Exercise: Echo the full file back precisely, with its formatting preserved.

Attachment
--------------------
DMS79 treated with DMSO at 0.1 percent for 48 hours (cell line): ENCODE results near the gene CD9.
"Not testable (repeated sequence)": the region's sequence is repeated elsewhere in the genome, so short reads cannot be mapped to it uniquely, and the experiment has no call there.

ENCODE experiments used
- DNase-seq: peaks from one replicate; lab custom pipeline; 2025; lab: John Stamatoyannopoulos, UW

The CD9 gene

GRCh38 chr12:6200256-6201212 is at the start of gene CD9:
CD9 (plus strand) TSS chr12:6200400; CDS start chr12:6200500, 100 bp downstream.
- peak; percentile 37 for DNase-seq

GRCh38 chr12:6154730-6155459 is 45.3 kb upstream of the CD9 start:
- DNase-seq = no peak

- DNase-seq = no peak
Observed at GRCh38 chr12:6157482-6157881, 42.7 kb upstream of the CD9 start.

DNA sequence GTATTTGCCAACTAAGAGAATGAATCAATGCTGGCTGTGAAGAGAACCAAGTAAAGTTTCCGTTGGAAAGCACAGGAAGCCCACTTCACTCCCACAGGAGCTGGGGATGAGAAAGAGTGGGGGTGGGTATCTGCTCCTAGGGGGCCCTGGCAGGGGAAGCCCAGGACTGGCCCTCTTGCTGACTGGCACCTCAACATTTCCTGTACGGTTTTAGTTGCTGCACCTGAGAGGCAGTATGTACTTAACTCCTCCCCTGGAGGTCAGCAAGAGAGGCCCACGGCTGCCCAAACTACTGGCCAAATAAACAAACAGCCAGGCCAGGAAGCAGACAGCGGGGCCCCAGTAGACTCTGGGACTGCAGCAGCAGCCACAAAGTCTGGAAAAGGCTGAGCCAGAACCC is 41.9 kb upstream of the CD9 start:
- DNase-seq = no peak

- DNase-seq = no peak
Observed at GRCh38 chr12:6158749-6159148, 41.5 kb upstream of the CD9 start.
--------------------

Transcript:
DMS79 treated with DMSO at 0.1 percent for 48 hours (cell line): ENCODE results near the gene CD9.
"Not testable (repeated sequence)": the region's sequence is repeated elsewhere in the genome, so short reads cannot be mapped to it uniquely, and the experiment has no call there.

ENCODE experiments used
- DNase-seq: peaks from one replicate; lab custom pipeline; 2025; lab: John Stamatoyannopoulos, UW

The CD9 gene

GRCh38 chr12:6200256-6201212 is at the start of gene CD9:
CD9 (plus strand) TSS chr12:6200400; CDS start chr12:6200500, 100 bp downstream.
- peak; percentile 37 for DNase-seq

GRCh38 chr12:6154730-6155459 is 45.3 kb upstream of the CD9 start:
- DNase-seq = no peak

- DNase-seq = no peak
Observed at GRCh38 chr12:6157482-6157881, 42.7 kb upstream of the CD9 start.

DNA sequence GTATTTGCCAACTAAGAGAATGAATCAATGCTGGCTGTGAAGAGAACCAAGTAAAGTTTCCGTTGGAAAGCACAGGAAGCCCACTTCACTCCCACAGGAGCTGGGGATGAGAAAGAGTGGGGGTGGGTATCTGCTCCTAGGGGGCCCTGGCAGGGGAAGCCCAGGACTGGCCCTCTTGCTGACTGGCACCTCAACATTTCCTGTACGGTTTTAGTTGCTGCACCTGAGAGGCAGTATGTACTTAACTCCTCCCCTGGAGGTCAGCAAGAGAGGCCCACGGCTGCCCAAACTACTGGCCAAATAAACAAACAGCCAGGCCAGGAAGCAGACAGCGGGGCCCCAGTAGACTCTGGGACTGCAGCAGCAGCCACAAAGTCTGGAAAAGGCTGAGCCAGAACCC is 41.9 kb upstream of the CD9 start:
- DNase-seq = no peak

- DNase-seq = no peak
Observed at GRCh38 chr12:6158749-6159148, 41.5 kb upstream of the CD9 start.